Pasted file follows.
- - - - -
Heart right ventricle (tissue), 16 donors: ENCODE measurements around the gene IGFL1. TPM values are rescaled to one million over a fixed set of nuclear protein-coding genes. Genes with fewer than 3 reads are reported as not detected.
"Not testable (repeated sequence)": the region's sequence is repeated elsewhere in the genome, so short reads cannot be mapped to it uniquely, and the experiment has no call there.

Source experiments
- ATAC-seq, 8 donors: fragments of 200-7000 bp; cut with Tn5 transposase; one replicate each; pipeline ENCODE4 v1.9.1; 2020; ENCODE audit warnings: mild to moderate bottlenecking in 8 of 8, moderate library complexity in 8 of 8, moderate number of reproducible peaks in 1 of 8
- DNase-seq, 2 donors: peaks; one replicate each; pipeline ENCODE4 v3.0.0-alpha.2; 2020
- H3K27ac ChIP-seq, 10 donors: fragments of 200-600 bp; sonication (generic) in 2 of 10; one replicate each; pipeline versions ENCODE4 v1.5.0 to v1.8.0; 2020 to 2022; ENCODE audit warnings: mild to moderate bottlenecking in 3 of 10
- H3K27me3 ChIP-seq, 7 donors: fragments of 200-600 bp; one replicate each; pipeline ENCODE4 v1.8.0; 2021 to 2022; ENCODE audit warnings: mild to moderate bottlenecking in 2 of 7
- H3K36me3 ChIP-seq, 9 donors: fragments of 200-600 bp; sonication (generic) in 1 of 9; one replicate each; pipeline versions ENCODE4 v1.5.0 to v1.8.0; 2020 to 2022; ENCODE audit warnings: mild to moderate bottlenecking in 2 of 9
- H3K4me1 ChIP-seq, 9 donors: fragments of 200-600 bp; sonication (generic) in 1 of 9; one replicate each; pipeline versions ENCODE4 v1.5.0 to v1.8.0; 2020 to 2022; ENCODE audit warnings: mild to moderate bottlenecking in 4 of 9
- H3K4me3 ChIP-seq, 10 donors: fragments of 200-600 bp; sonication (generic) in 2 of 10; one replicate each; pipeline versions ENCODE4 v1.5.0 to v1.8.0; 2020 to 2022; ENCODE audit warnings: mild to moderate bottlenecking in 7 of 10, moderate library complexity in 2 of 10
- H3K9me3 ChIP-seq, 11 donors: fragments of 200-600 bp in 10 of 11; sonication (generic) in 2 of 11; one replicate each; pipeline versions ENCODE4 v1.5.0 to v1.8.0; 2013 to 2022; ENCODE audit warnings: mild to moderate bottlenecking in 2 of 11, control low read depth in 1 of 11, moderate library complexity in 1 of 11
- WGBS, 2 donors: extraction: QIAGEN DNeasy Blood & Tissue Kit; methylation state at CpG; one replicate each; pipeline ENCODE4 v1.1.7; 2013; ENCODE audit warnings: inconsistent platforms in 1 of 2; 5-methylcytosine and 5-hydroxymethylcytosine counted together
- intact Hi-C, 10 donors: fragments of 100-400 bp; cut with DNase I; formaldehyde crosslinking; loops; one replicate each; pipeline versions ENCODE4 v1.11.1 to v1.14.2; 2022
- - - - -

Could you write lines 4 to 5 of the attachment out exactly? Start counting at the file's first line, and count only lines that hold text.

- ATAC-seq, 8 donors: fragments of 200-7000 bp; cut with Tn5 transposase; one replicate each; pipeline ENCODE4 v1.9.1; 2020; ENCODE audit warnings: mild to moderate bottlenecking in 8 of 8, moderate library complexity in 8 of 8, moderate number of reproducible peaks in 1 of 8
- DNase-seq, 2 donors: peaks; one replicate each; pipeline ENCODE4 v3.0.0-alpha.2; 2020